Saturday, September 20, 2014
Swinging with Tarzan on Thursday, Sept. 18
at the Leavitt Theatre in Ogunquit, Maine
When you accompany a silent film, it's important to suppress your ego. It's not about the music, after all, but about supporting the film.
After a show, one of the most-prized compliments I can get is that people forgot I was there, playing live. Good stuff!
But I have to say, it was really gratifying to see my name in lights (or at least on the changeable marquee sign) this week at the Leavitt Theatre in Ogunquit, Maine.
As it was for a Tarzan program, I figured it was only appropriate to clamber out the second-floor window and onto the roof to pose with the sign.
Thanks to theater owner Peter Clayton for snapping the pic, and for letting his theater be hijacked for a silent film series all summer long.
The Claytons, who've owned and run the theater since the 1970s, go all out to promote any program at their summer-only theater. Check out this hand-made poster for the Tarzan show, which Peter's wife Maureen colored using magic markers:
And I was pleased to hear Peter tell me that a copy of one of the posters we made up for the Tarzan show (see below) was given to none other than former U.S. Congressman Barney Frank of Massachusetts, who found the connection to Joseph P. Kennedy (who produced the film) to be of more than passing interest.
Seeing as the weather is beginning to turn around here, and we're well past the high summer tourism season for Ogunquit, we had a respectable turnout for the showing: about 40 people.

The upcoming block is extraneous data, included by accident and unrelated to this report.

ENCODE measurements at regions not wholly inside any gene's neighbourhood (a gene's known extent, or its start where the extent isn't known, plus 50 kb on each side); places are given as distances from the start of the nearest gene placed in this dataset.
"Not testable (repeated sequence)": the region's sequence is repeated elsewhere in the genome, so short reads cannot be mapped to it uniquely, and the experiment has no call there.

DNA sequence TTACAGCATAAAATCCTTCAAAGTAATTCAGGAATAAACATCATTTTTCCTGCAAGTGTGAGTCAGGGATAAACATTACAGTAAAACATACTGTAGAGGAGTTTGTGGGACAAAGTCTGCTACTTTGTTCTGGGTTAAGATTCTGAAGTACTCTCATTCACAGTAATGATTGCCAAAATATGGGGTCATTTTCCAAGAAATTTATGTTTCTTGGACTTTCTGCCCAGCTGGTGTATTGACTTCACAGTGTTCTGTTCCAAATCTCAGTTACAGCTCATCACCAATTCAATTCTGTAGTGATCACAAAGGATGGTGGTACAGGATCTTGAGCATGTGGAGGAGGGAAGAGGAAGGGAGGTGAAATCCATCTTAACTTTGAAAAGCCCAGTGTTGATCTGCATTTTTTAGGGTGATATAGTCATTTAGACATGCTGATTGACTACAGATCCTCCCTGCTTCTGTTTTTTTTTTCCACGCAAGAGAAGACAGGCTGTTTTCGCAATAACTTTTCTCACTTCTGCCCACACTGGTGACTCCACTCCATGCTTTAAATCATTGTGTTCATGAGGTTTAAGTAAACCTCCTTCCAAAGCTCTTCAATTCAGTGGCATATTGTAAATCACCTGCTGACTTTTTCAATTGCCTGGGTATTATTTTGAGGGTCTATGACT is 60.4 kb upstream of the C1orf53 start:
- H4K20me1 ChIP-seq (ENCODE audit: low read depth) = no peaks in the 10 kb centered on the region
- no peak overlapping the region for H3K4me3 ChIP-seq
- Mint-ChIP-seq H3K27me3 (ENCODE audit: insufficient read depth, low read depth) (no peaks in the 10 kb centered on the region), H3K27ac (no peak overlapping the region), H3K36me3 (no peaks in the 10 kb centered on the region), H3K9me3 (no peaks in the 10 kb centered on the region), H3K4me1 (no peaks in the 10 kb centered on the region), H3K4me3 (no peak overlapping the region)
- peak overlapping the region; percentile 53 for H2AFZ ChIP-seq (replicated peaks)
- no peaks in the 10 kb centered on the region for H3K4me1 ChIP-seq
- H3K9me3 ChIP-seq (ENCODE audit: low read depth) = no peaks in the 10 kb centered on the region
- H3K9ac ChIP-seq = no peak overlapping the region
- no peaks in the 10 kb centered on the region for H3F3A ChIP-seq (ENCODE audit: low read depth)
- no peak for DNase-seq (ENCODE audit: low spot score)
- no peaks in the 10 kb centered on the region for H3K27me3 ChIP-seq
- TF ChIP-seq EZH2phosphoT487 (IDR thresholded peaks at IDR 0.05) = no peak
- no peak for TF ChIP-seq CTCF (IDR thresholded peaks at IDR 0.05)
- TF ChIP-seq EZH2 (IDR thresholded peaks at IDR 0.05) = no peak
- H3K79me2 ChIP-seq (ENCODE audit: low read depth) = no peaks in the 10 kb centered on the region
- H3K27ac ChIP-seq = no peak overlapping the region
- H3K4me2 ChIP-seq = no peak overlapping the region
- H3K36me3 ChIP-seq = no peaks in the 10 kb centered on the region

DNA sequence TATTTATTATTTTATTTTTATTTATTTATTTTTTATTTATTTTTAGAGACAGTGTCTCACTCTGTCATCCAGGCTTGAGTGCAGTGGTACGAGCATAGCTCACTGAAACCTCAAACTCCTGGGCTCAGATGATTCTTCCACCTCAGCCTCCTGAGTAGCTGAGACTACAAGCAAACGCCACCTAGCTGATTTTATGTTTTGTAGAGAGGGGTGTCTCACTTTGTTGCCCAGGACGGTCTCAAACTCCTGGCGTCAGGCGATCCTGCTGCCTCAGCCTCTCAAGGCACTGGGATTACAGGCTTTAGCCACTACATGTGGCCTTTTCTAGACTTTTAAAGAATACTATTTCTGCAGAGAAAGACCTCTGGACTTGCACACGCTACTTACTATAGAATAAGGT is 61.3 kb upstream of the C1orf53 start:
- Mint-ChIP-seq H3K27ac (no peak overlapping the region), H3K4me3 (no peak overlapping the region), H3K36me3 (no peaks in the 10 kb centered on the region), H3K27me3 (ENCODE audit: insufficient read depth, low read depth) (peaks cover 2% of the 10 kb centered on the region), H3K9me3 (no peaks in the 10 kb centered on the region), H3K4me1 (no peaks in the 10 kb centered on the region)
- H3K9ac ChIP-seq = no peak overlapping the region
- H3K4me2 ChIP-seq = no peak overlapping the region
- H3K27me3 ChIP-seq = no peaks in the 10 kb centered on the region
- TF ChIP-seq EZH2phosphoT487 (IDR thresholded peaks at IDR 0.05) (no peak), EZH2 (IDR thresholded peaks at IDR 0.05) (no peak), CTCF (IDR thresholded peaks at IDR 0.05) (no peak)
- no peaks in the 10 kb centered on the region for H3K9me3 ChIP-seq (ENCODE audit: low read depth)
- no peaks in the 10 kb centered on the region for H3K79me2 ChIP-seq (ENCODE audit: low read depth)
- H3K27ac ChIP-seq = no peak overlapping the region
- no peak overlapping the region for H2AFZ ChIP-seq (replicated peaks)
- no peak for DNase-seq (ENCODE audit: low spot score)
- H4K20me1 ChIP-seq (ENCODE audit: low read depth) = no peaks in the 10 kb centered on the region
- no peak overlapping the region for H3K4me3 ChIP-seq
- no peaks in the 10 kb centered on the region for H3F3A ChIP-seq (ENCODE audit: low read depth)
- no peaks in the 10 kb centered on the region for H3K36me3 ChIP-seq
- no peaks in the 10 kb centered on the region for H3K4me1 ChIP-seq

In remarks prior to the show, I encouraged audience members to help out when Tarzan launches into his mighty on-screen jungle yell. Several times, people did!
Two titles made up the program: 'Tarzan of the Apes' (1918), starring Elmo Lincoln in the lead role, and 'Tarzan and the Golden Lion' (1927) with one-time Tarzan James H. Pierce as the ape man.
I actually went with the later film first because I think it's much closer to what a contemporary audience would expect from a Tarzan film.
The story rockets right along from one event to another in fine 'Raiders of the Lost Ark' style. (Or is it the other way around?)
Despite the poor visual quality of existing materials, 'Golden Lion' roused the audience enough to win applause for Tarzan's leap over an underground chasm, on his way to saving a leading lady from a central role in a human sacrifice ritual.
The earlier Tarzan film—the first adaptation ever made—is much more primitive, and so I felt wasn't the best way to open an evening of silent cinema for an audience not familiar with the genre.
While the Claytons always promote their shows, I try to do my part, too. So, prior to last night's program, I handed over a stack of posters for the Leavitt's next silent film program:
The "Chiller Theatre" theme, by the way, isn't just a marketing concept. The summer-only theater doesn't have any central heating.